The Minister of Justice and Constitutional Affairs, Norbert Mao intends to use dialogue as a strategy to tackle human rights violations.
Mao made this commitment while responding to the report of the Committee on Human Rights on the state of human rights and human rights violations in the country from January 2020 to date.
The committee report that was adopted during a plenary sitting on Thursday, 18 August 2022 exposed violation of fundamental rights of Ugandans.
Notable was a case of the raid on the Obusinga Bwa Rwenzururu kingdom in 2016, in which the report revealed that a joint state security operation of the Uganda Peoples Defence Forces and Uganda Police Force raided and attacked the offices of the king in Kasese town on the 26 November and later the palace on 27 November 2016.
Mao said that in such scenarios where gross human rights violations were committed and not tackled, the country needs healing.
“If we are to treat root causes of human rights violations, then we have to go beyond these recommendations. We must talk to Ugandans, we must deal with grievances and it will not be politicians doing this. The ministry is developing proposals and they will deal with bleeding wounds like torture,” he said.
He added that the Ministry of Justice will promote a cabinet standing committee on human rights as a way of addressing the increasing human rights violations in the country.
“This will be a clearing house where ministers will talk to each other about issues of human rights,” he said.
Mao also condemned torture of suspects and their unlawful detention saying that article 24 of the Constitution prohibits torture.
“We are concerned about illegally detained, brutalised and tortured suspects being brought to the courts of law. It is not a good spectacle when someone is brought limping for trial with obvious injuries and in great pain,” he said.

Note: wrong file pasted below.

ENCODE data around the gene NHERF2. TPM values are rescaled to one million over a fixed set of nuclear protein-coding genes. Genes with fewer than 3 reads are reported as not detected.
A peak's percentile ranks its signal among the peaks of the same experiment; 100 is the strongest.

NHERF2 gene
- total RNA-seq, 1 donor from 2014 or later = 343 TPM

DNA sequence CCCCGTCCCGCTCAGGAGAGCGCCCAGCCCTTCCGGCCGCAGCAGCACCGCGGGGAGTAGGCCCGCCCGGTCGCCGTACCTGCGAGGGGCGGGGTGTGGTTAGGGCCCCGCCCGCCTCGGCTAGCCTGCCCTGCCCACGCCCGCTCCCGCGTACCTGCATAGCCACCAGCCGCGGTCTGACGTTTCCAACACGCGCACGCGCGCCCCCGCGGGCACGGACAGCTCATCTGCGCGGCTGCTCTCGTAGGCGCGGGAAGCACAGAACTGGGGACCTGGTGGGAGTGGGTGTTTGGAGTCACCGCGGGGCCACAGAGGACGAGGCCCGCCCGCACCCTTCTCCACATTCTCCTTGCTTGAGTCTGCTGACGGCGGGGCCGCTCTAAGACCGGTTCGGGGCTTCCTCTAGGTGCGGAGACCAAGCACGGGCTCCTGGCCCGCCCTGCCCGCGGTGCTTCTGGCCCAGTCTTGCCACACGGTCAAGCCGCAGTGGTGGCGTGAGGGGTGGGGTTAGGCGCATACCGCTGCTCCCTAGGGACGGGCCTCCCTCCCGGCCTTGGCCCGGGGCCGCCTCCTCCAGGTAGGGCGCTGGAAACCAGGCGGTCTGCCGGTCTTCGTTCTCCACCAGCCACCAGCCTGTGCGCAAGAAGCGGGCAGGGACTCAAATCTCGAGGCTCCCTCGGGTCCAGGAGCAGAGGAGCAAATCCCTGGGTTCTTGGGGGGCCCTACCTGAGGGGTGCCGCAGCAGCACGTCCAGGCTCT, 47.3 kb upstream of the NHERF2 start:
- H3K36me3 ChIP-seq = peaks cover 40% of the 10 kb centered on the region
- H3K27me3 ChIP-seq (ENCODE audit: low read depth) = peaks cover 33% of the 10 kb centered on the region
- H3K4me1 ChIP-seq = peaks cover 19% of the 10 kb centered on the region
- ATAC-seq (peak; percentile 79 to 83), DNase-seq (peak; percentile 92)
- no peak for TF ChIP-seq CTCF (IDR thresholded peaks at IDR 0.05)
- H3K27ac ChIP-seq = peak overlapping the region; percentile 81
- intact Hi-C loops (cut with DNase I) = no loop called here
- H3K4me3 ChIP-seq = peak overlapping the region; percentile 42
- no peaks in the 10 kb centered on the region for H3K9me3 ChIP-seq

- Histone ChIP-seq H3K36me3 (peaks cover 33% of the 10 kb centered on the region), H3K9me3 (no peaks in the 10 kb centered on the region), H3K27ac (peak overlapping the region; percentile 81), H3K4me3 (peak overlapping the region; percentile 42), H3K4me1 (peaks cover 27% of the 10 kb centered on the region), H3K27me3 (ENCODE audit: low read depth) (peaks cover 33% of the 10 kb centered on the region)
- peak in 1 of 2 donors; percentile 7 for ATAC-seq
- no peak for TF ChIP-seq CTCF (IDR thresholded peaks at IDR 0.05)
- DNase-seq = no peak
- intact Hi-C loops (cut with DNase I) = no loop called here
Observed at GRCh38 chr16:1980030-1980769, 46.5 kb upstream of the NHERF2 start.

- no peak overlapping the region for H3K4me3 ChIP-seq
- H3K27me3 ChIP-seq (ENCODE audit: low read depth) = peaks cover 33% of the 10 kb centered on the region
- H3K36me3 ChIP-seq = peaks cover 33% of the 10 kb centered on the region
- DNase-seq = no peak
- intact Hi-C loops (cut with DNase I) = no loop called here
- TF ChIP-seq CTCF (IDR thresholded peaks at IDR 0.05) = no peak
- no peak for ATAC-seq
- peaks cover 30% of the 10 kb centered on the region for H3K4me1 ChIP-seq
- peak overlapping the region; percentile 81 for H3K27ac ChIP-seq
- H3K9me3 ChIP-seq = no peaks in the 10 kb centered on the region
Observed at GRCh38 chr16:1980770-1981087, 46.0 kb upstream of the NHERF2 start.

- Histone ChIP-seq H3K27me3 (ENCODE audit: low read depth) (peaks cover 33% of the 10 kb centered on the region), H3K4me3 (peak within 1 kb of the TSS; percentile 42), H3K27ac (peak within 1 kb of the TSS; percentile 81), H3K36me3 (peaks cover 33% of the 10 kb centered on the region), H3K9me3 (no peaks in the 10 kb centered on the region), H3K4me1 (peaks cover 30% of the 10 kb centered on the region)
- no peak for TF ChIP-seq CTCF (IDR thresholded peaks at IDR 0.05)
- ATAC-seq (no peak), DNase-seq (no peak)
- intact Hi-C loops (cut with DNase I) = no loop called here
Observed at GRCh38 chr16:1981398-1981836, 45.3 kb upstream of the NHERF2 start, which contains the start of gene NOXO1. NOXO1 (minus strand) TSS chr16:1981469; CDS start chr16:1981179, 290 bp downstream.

Mao called for collective effort to end impunity saying that the matter needs to be tamed.
“It is the duty of Parliament to deal with untamed power. How do we tame power? That is the question we have to answer together,” he said.
The Democratic Party president added that the additional recruitment of members of the Judiciary will address the issue of case backlog.
Bugiri Municipality MP, Asuman Basalirwa accused security operatives of impunity, albeit the several laws against violations of human rights.
“You go to a detention facility and they tell you that orders from above; we cannot allow you to access this facility. The country is not short of elaborate legal regime but agencies and individuals continue to violate human rights. Where is the problem and how do we deal with it,” Basalirwa said.
Paul Akamba (NRM, Busiki County) said that the level at which human rights are violated is worrying and alarming.
“I would like to urge the Minister of Justice to take up this matter seriously. He is well aware of whatever is addressed in this report. Ugandans are suffering, their rights are being violated with impunity. People who violate these rights are untouchable,” Akamba said.
Chief Opposition Whip, John Baptist Nambeshe recommended transformation of the human rights committee into an accountability Committee chaired by the Opposition.
“The right to bail is enshrined in Article 23 of the Constitution but we have seen people even granted bail and re-arrested by those not in uniform. These are excesses that we can keep in check without fear or favour, if the committee is transformed,” Nembeshe said.